Even with these limitations, this article raises the question of whether US doctors who routinely perform speculum examinations should consider changing their practice to offer women a more patient centered option without stirrups. On the basis of my experience in another area of women's health, obstetrics, I am sceptical as to whether US doctors will change their behaviour to position patients in a way that is more comfortable for the patient, but perhaps less convenient for the doctor. Several studies, including a Cochrane review, indicate that there is clinical benefit and improved patient comfort if patients are allowed or encouraged to be in non-supine positions during the second stage of labour.56 Yet it is rare to see a US doctor use a non-supine position, both because these positions are often less comfortable for the doctor and because doctors are trained to deliver with the woman in a classic dorsal lithotomy position with the “bed broken” and her feet in stirrups. Many US obstetricians are concerned that these “difficult” non-supine positions without stirrups could become problematic if a shoulder dystocia develops or if an assisted delivery with forceps or vacuum is required, even though no medical evidence supports this belief.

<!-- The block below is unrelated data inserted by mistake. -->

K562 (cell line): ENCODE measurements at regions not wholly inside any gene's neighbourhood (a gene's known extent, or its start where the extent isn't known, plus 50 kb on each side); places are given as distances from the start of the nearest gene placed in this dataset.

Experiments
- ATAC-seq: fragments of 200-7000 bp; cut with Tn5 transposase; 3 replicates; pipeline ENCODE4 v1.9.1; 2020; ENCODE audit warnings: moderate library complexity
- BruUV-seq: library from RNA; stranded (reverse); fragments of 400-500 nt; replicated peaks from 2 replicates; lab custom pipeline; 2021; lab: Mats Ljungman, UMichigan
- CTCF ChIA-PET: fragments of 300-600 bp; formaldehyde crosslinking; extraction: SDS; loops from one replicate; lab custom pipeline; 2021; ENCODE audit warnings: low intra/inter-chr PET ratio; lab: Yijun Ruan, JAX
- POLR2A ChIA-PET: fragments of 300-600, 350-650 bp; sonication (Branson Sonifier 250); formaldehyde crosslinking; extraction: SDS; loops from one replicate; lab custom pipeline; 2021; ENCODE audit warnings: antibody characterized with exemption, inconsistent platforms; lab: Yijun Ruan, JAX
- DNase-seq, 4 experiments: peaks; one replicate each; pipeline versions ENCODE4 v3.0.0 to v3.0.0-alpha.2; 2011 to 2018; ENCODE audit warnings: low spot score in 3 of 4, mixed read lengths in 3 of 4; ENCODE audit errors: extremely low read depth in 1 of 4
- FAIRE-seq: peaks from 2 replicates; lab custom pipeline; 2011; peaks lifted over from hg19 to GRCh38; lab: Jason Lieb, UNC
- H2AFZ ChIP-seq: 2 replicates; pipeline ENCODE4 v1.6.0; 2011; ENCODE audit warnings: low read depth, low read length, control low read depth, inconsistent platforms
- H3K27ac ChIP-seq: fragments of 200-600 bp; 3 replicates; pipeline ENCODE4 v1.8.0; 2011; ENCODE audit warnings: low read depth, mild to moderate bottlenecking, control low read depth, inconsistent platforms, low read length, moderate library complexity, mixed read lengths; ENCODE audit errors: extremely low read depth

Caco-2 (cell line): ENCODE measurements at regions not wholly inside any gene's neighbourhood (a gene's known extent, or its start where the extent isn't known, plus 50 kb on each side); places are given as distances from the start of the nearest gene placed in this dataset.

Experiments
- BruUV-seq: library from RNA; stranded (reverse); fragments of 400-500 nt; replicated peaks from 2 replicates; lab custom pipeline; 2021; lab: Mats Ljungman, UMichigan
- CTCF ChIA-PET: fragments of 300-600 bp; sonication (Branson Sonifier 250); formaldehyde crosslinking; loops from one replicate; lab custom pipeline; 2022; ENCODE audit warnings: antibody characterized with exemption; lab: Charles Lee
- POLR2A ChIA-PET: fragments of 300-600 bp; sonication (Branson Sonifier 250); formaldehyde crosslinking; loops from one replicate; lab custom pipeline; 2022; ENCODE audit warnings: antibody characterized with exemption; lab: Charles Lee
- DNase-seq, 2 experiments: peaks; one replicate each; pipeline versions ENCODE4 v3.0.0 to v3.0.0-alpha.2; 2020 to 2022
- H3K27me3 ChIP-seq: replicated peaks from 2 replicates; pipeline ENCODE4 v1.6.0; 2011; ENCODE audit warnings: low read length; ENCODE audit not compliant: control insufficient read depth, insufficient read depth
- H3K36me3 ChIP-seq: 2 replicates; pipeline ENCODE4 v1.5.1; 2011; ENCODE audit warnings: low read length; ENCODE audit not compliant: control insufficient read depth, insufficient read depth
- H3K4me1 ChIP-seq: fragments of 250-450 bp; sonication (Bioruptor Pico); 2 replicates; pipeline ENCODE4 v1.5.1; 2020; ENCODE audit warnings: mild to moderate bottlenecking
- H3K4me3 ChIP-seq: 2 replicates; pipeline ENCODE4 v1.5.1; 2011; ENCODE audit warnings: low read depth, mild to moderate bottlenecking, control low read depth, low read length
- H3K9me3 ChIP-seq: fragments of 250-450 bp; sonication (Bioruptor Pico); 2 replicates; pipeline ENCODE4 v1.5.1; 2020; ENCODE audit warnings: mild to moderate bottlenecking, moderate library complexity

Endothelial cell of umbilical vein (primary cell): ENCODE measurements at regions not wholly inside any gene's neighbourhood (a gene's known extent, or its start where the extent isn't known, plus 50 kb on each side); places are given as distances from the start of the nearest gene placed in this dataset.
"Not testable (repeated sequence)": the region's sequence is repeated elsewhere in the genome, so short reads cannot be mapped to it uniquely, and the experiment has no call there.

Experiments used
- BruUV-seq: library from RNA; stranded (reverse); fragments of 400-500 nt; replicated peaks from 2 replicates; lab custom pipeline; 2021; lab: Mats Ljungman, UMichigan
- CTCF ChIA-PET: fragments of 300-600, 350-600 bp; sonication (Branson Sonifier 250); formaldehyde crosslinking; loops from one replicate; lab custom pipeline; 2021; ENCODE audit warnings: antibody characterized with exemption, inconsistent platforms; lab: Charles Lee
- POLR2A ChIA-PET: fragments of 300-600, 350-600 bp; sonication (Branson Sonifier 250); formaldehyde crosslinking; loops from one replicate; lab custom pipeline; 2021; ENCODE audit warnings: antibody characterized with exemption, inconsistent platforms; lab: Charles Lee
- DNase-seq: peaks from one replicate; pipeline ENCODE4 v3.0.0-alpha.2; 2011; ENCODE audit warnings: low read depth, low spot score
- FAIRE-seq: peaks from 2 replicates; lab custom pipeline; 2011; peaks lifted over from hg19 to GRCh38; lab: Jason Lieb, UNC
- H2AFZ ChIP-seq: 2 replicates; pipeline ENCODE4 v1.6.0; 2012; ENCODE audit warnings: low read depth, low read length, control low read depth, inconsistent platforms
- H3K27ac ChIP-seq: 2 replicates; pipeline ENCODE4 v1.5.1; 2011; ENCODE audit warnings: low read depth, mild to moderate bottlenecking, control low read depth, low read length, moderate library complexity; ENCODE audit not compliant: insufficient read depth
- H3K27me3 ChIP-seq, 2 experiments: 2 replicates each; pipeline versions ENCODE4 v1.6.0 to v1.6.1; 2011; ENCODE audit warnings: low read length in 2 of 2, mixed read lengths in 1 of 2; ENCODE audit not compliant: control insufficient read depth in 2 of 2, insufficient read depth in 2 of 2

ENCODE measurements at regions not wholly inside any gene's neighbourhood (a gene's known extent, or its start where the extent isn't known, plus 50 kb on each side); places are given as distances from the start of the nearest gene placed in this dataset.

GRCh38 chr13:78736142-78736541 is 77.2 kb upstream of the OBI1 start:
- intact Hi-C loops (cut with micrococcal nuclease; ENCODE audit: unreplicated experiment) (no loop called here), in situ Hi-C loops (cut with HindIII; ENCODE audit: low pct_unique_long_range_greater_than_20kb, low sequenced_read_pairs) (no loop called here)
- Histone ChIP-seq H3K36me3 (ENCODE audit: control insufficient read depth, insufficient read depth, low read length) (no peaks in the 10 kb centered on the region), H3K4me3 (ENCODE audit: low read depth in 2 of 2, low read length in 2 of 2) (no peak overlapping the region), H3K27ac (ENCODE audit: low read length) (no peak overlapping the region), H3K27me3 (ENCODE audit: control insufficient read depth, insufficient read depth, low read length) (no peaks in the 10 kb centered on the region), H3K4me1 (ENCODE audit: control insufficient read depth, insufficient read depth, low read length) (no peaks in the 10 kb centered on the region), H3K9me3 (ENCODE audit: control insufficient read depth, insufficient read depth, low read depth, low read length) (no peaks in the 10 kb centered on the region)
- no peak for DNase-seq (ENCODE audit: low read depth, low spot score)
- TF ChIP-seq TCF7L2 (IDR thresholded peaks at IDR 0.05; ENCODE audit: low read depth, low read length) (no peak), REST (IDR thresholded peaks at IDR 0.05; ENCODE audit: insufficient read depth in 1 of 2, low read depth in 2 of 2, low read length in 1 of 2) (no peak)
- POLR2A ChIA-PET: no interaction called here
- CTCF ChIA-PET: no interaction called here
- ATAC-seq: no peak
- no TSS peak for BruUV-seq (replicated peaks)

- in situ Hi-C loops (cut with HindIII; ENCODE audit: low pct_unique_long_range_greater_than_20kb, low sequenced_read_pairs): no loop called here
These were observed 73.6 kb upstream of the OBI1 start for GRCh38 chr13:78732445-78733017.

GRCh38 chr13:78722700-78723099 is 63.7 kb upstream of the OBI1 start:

When I discussed the article by Seehusen and colleagues with family medicine colleagues, their reactions were similar to those of many obstetricians on the issue of non-supine labour positions and keeping the birthing bed intact. Their concerns included ensuring sufficient space for the handle of the speculum and whether the speculum could be opened sufficiently for adequate visualisation of the cervix. And in contrast to the evidence of improved clinical outcomes with non-supine obstetric positioning, the study does not definitively answer similar questions for speculum examinations.

    For US physicians to change patient positioning during pelvic examinations, additional randomised controlled trials will probably be necessary, both to determine if the quality of cervical specimens is different and to measure doctors' acceptance of this new technique. The trials would also need to provide more data supporting this study's outcomes of decreased patient discomfort and vulnerability in diverse patient populations. In addition, articles describing the examination techniques in detail will be needed—the article is unclear, for example, on how to avoid the speculum handle hitting the table when smaller patients are examined. (The video used by the investigators to train clinicians, available on bmj.com, will go some way towards meeting this.) Finally, this evidence will need to be published not only in primary care literature but also in gynaecology literature, since the vast majority of doctors learn their speculum exam techniques in medical school during their obstetrics and gynaecology rotations.

    Footnotes

    • Competing interests None declared.

    • Embedded Image A video used for training in positioning techniques is on bmj.com

    • Research p 171

    References